"They were acting like we were just causing trouble," John Freund says.

"She had a tiny bit of water," says Gregory Morris, a project manager for Bayside.

During a tour of the house Nov. 3, the couple point out recent water damage and older damage from when 704 S. Montford was renovated several years ago. City officials did not help them then either, they say.

In a series of e-mails to building officials, the Freunds have questioned how Bayside was allowed to take down almost an entire building without getting a full demolition permit. The couple cited the city's building code, which appears to require notification of neighbors, licensed and insured contractors, and a host of other safeguards to prevent or ameliorate damage to the neighboring property.

But deputy housing commissioner Michael Braverman determined that the 700 S. Montford Ave. project is in compliance with city code.

"For your information," Braverman wrote in an Oct. 12 e-mail to the Freunds, "removing a wall does not trigger the notification requirements . . . which are excavation related. It is [another section of the code] that covers notification for demolition of a structure, but those notification requirements do not apply to the removal of a wall. The insurance requirements you reference apply to licensed demolition contractors only. A licensed demolition contractor is not required to remove a wall."

"Under the demolition code, we would be protected from any damage," Christine Freund says. "But since it's their interpretation that there hasn't been any demolition," the Freunds are out of luck.

A key question for the Freunds is the identity of Bayside's engineer, who reportedly deemed the outside wall unfit to stand. Morris says he won't divulge that information to City Paper. But, he says, "we do not use John Elder." Elder signed the project plans, however.

The Freunds say that an agent of the city office of inspector general interviewed them and photographed the properties. Inspector General Clemmons says housing officials have been extra responsive to the Freunds because of his office's scrutiny. "They know we're looking at it now--they're moving on that," Clemmons says. "We're particularly interested in that one because it was fairly recent."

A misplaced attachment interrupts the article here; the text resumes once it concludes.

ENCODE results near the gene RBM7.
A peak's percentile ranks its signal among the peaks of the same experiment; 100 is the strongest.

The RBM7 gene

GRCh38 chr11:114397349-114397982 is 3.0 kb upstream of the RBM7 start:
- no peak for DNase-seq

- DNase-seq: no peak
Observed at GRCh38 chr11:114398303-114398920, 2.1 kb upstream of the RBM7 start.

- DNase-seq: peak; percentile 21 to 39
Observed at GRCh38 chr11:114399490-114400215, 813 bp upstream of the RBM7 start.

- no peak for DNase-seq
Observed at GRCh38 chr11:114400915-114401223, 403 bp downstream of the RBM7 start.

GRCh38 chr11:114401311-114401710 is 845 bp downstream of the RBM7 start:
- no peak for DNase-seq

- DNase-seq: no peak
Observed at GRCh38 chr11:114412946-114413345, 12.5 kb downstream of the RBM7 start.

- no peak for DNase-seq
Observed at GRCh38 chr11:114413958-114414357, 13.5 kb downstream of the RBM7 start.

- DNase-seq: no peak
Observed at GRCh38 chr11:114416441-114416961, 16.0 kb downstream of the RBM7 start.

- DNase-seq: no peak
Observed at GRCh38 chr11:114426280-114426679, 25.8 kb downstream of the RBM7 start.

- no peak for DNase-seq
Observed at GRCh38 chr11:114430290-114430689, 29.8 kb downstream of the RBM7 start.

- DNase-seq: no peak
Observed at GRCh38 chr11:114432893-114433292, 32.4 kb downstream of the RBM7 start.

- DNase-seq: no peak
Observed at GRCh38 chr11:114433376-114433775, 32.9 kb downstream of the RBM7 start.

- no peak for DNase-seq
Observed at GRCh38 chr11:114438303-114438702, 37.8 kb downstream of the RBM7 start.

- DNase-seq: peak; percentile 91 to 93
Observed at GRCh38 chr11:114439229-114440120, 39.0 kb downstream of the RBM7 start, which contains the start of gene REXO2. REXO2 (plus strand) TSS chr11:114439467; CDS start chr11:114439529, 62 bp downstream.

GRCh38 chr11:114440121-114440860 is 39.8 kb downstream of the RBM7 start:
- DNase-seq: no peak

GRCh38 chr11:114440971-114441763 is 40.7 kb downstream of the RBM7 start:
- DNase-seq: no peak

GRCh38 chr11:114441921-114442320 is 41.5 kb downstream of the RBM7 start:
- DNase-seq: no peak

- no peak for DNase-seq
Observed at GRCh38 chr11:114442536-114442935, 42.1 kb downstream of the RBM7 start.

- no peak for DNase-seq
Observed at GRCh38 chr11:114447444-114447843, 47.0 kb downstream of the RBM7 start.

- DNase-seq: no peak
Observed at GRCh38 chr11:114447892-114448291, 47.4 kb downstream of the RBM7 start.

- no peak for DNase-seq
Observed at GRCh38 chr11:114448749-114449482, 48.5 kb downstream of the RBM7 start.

A few blocks from the Freunds, another homeowner says next-door contracting caused water damage in her home. Since late August, Denise Whitman has complained of unpermitted work, clouds of dust, and water inundation associated with the complete rebuild of a rowhouse at 2044 Fountain St.

Whitman, who lives at 2042 Fountain St., says the main trouble started Oct. 21, when she and her 14-year-old daughter had to punch holes in her ceiling to let water drain out. "They were blasting into the wall with a pressure hose," says Whitman, adding that the next-door contractor was taking water and electricity from another neighbor to do it. Whitman says she told the workers to stop--the first time in English, which didn't work, and the second time in Spanish, which did.

Her place had just about dried when, on Oct. 28, heavy rains sent more water into Whitman's home. The water apparently pooled up on the floors next door and washed through the porous side wall. At the time, 2044 Fountain had no roof.

"That was worse than the first time," says Whitman. "Water was flowing from every edge. Everything I had just dried was wet again."

William Malkin is the contractor at 2044 Fountain.

"I don't even know what to say," Malkin says on Nov. 1. "We have been through heck and high water with this lady. No one has given me any indication of any water damage."

Malkin says Whitman is a complainer who has tried to stop an addition planned by Milton Smith, 2044's owner. Smith, a Baltimore City police detective, declines to speak to City Paper, Malkin says.